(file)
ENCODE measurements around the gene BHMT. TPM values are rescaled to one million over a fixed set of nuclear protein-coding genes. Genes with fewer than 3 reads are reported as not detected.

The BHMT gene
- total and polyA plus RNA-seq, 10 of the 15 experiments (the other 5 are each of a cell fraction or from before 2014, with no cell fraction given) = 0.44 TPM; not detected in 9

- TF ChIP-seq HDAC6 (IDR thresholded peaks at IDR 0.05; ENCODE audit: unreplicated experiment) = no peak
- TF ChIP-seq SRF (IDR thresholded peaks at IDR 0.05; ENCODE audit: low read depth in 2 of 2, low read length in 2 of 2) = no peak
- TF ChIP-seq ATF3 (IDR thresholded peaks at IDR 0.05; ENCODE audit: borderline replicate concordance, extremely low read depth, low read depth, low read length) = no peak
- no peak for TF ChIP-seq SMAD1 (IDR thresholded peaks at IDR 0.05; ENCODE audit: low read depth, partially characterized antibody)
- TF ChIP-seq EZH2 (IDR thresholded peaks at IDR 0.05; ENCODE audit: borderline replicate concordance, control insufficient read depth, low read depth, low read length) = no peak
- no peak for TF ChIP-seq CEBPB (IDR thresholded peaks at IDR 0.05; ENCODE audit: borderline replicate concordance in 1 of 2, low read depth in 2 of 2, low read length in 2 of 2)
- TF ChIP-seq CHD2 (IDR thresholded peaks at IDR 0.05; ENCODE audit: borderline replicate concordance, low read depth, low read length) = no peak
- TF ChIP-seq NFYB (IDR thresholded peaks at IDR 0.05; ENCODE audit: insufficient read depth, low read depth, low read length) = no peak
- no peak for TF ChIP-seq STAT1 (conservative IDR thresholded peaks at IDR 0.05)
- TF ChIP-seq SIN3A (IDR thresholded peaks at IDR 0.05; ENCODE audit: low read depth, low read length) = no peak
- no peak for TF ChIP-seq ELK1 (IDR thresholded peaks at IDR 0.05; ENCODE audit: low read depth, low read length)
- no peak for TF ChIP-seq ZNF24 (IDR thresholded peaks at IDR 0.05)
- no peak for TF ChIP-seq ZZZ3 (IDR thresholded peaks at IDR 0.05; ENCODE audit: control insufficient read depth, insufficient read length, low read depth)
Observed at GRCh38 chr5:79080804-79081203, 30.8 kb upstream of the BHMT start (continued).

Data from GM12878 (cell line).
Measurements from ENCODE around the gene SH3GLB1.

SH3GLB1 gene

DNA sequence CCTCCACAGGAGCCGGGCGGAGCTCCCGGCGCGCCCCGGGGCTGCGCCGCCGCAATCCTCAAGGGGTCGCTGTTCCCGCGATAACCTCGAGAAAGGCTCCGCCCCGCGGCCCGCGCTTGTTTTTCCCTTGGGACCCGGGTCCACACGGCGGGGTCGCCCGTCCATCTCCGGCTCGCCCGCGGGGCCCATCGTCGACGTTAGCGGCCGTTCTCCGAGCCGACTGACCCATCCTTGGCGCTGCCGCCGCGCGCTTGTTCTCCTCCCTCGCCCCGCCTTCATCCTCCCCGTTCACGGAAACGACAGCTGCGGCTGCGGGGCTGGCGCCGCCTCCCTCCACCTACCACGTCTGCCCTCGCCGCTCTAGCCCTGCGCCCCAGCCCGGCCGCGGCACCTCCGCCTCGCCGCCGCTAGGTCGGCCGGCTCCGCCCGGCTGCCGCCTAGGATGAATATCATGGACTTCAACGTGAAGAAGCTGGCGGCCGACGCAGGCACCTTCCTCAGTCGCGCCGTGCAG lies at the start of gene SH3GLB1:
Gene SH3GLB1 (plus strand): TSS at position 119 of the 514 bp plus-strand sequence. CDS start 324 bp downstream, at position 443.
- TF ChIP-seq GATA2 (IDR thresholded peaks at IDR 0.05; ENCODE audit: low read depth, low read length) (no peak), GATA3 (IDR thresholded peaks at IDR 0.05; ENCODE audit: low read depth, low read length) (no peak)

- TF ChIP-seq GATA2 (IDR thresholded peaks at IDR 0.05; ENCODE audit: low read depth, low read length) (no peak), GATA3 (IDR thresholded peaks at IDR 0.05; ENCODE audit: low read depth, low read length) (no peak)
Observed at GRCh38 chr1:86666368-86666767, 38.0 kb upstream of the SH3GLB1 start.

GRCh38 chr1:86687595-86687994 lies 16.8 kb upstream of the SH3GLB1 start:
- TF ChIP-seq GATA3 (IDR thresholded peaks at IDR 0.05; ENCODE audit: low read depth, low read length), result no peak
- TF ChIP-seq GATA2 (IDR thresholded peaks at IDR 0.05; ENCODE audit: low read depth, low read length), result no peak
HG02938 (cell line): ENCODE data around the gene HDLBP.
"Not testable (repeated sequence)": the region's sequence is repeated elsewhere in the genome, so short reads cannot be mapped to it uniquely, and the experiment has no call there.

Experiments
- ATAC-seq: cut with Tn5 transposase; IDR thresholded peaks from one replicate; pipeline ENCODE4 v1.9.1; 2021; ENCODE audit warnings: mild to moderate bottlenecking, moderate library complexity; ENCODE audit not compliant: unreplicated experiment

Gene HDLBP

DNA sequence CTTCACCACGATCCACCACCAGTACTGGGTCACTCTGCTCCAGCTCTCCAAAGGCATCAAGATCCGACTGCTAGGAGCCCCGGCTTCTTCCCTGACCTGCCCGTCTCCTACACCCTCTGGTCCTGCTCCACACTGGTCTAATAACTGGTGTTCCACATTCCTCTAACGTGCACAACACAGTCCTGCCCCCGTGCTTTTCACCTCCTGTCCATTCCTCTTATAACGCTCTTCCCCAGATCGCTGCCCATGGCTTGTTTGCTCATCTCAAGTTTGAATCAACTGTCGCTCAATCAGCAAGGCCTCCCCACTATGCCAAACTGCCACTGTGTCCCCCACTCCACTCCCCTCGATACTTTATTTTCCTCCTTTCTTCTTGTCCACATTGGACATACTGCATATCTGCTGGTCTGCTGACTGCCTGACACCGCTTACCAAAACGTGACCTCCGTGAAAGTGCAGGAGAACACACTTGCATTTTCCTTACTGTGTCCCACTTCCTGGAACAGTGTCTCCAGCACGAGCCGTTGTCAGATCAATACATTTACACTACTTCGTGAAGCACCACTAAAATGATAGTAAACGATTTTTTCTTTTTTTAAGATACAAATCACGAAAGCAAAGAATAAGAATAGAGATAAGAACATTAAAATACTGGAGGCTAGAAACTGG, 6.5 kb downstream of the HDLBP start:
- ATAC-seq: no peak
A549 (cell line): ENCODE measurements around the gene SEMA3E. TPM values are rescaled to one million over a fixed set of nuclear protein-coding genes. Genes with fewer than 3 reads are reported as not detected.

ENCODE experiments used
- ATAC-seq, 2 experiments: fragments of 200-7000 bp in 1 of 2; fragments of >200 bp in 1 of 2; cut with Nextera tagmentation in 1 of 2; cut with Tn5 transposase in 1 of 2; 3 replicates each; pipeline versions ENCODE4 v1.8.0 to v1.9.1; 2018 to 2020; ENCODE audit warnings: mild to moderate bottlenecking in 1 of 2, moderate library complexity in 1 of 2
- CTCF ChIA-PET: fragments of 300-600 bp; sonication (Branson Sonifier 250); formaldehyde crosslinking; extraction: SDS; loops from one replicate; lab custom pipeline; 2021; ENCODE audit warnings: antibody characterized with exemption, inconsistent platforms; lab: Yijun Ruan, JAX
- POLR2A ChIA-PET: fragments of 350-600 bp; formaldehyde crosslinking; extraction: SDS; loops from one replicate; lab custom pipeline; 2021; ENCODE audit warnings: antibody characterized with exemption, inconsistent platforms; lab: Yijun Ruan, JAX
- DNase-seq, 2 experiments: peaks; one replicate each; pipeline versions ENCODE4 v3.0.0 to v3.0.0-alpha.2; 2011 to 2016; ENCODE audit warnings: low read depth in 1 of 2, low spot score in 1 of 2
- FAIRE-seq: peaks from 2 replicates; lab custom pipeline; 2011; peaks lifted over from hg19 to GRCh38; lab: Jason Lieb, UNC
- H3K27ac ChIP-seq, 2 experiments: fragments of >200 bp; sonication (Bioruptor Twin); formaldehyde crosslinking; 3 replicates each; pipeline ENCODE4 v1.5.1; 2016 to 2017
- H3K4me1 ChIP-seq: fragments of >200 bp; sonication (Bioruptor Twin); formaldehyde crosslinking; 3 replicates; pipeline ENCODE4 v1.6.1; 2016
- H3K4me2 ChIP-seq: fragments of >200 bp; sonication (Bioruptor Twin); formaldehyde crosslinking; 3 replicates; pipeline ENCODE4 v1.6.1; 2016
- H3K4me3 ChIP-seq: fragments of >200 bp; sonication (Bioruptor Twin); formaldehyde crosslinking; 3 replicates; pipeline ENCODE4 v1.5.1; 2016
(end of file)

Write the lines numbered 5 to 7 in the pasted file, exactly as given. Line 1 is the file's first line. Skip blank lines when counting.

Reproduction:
- TF ChIP-seq SRF (IDR thresholded peaks at IDR 0.05; ENCODE audit: low read depth in 2 of 2, low read length in 2 of 2) = no peak
- TF ChIP-seq ATF3 (IDR thresholded peaks at IDR 0.05; ENCODE audit: borderline replicate concordance, extremely low read depth, low read depth, low read length) = no peak
- no peak for TF ChIP-seq SMAD1 (IDR thresholded peaks at IDR 0.05; ENCODE audit: low read depth, partially characterized antibody)